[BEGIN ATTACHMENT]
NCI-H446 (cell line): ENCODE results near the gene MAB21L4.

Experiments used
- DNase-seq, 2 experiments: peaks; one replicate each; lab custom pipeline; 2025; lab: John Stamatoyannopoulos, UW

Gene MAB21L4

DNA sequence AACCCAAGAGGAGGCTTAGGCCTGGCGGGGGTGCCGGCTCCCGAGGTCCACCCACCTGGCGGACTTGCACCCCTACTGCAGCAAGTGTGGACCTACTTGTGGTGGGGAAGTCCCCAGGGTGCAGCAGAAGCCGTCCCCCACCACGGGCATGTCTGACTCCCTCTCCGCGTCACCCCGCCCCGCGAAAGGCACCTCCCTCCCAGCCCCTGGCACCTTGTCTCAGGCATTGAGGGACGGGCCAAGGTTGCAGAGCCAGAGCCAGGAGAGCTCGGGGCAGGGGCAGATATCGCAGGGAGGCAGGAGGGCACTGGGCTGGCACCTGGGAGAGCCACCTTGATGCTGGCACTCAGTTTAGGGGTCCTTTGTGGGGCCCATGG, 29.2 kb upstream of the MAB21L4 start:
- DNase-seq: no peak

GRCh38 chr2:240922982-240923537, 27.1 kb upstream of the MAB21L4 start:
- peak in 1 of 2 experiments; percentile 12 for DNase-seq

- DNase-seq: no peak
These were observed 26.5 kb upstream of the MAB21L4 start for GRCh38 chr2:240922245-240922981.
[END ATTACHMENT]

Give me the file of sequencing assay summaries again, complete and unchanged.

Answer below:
NCI-H446 (cell line): ENCODE results near the gene MAB21L4.

Experiments used
- DNase-seq, 2 experiments: peaks; one replicate each; lab custom pipeline; 2025; lab: John Stamatoyannopoulos, UW

Gene MAB21L4

DNA sequence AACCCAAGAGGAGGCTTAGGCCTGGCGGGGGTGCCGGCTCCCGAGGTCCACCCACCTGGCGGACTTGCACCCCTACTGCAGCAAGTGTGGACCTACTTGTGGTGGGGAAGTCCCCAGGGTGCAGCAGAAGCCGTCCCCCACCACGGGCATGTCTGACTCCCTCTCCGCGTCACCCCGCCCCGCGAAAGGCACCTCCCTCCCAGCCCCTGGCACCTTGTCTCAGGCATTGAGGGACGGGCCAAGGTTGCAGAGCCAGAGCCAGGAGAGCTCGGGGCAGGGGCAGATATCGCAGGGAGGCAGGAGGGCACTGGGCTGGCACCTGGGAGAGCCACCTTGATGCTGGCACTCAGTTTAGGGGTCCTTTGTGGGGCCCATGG, 29.2 kb upstream of the MAB21L4 start:
- DNase-seq: no peak

GRCh38 chr2:240922982-240923537, 27.1 kb upstream of the MAB21L4 start:
- peak in 1 of 2 experiments; percentile 12 for DNase-seq

- DNase-seq: no peak
These were observed 26.5 kb upstream of the MAB21L4 start for GRCh38 chr2:240922245-240922981.